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his ablutions thrice (viz., in the morning, noon, and evening). He should lead a life of celibacy; attend to his sacred fire; dutifully serve his preceptor; daily go out on a round of mendicancy (for supporting himself); and give ungrudgingly unto his preceptor the whole of what is obtained in alms. Willingly accomplishing everything that the commands of his preceptor may indicate, he should be ready to receive such Vedic instruction as his preceptor may give him as a favour. 1 On this subject there is a verse: That Brahmana who obtains his Veda by attending with reverence upon his preceptor, succeeds in attaining to heaven and obtains the fruition of all his desires. The domestic mode of life is called the second (in point of time). We shall explain to you all the pious acts and indications of that mode. Those who having completed their residence in the preceptor's abode return home, who are of pious conduct, who desire the fruits of a virtuous course of behaviour with spouses in their company, have this mode of life ordained for them. In it Virtue, Wealth, and Pleasure, may all be obtained. It is (thus) suited to the cultivation of the triple aggregate. Acquiring wealth by irreproachable acts, or with wealth of high efficacy which is obtained from recitation of the Vedas, or living upon such means as are utilised by the regenerate Rishis2 or with the produce of mountains and mines, or with the wealth represented by the offerings made in sacrifices and on the termination of vows and other observances, and those made unto deities, the householder should lead this mode of life. That mode of life is regarded as the root of all the others. They who are residents in the abodes of preceptors, they who lead lives of mendicancy, and others who live in the observance of vows and restraints to which they are pledged, derive from this mode the means they live upon, the offerings they make unto the Pitris and the deities, and, in short, their entire support. The third mode of life is called the Forest-life. For those that lead it, there is no storing of wealth and articles. 3 Generally, these pious and good men, subsisting upon good food, and engaged in studying the Vedas, roam ever the earth for journeying to tirthas and visiting diverse realms. Standing up, advancing forward, sweet speeches uttered in sincerity, gifts according to the measure of the giver's competence, offer of seats and beds of the best kind, and presents of excellent food, are some of the means for showing them regard.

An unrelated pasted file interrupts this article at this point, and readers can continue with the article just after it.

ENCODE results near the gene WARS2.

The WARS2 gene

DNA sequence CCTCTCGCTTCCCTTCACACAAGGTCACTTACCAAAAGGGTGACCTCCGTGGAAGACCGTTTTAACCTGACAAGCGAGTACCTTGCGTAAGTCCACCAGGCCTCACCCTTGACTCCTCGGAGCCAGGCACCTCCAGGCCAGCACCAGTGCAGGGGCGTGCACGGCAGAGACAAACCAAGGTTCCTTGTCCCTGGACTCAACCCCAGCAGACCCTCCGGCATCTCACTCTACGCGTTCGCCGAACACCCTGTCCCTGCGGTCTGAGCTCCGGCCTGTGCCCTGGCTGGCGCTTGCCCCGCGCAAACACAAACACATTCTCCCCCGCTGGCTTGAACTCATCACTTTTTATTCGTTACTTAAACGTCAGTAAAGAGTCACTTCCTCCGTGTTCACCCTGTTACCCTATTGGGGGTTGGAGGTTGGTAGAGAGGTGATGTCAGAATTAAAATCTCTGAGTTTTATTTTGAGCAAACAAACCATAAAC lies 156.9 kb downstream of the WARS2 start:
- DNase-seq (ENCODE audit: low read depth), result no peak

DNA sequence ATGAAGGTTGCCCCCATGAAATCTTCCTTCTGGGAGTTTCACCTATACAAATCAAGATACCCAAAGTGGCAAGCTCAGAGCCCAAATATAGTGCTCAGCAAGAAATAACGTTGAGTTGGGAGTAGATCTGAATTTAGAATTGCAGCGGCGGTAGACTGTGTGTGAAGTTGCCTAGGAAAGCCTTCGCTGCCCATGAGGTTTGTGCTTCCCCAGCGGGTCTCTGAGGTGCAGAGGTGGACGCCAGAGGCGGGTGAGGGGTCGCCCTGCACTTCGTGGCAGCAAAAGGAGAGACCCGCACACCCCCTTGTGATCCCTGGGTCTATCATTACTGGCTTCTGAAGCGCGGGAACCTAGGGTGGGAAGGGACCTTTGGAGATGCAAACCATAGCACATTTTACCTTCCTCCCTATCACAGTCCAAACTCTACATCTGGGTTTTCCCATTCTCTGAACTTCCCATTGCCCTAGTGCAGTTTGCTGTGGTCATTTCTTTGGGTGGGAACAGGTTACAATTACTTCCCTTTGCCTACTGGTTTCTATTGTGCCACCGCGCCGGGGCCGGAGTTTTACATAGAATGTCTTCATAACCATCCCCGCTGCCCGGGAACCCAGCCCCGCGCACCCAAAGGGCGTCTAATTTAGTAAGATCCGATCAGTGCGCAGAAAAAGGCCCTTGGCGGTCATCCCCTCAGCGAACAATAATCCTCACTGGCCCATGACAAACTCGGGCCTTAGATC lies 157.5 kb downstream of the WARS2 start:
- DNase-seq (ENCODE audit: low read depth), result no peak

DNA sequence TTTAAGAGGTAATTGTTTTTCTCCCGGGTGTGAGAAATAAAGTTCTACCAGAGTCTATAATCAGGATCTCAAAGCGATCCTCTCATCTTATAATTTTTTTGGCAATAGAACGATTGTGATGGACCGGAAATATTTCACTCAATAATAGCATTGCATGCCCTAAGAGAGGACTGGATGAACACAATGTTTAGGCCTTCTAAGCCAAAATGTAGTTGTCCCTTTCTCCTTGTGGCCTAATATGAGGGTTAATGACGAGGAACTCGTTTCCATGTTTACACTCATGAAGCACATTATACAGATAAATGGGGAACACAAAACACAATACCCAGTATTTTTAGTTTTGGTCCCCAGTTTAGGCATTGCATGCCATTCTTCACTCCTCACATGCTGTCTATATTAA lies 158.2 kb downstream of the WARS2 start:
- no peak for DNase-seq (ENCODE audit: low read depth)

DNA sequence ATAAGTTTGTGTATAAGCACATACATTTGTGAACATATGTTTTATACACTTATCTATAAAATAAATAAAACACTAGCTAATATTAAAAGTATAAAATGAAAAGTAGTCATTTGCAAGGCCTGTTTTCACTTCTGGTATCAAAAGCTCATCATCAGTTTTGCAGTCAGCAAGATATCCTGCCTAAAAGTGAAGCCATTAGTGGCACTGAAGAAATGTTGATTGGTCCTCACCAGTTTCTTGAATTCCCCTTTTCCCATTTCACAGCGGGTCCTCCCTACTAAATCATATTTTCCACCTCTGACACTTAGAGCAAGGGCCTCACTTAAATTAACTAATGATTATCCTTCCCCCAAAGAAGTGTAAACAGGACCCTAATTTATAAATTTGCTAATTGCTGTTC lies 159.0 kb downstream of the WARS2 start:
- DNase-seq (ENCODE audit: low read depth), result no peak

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[paragraph continues] On this subject there is a verse: If a guest turns away from a house with expectations unfulfilled, he is supposed to take away the merits of the householder and leave the latter all his misdeeds. Then again in the domestic mode of life the deities are gratified by sacrifices and other religious rites; the Pitris by the performance of obsequial rites; the Rishis by cultivation of (Vedic) knowledge, by listening to the instructions of preceptors, and by committing to memory the scriptures; and lastly the Creator by begetting children. 1 On this subject there are two verses: One in the observance of this mode of life should speak upon all creatures words breathing affection and agreeable to the ears. To give pain, to inflict mortifications, and harsh words, are all censurable. Insult, arrogance, and deceit, also should be avoided. Abstention from injury, truth, and absence of wrath, produce the merit of penances in all the (four) modes of life. In the domestic mode of life these are allowed, viz., the use and enjoyment of floral garlands, ornaments, robes, perfumed oils and unguents; enjoyment of pleasures derived from dancing and music, both vocal and instrumental, and all sights and scenes that are agreeable to the sight; the enjoyment of various kinds of viands and drinks belonging to the principal orders of edibles, viz., those that are swallowed, those that are lapped, those that are quaffed, and those that are sucked; and the enjoyment of pleasures derivable from sports and every kind of amusement and the gratification of desires. That man who in the observance of this mode of life seeks the acquisition of the triple aggregate (viz., Religion, Wealth, and Pleasure), with that of the great end of the three attributes of Goodness and Passion and Darkness, 2 enjoys great happiness here and at last attains to the end that is reserved for persons that are virtuous and good. 3 Even that householder who observes the duties of his mode of life by following the practice of picking up fallen grains of corn from the cracks of fields and who abandons sensual pleasure and attachment to action, does not find it difficult to obtain heaven.'"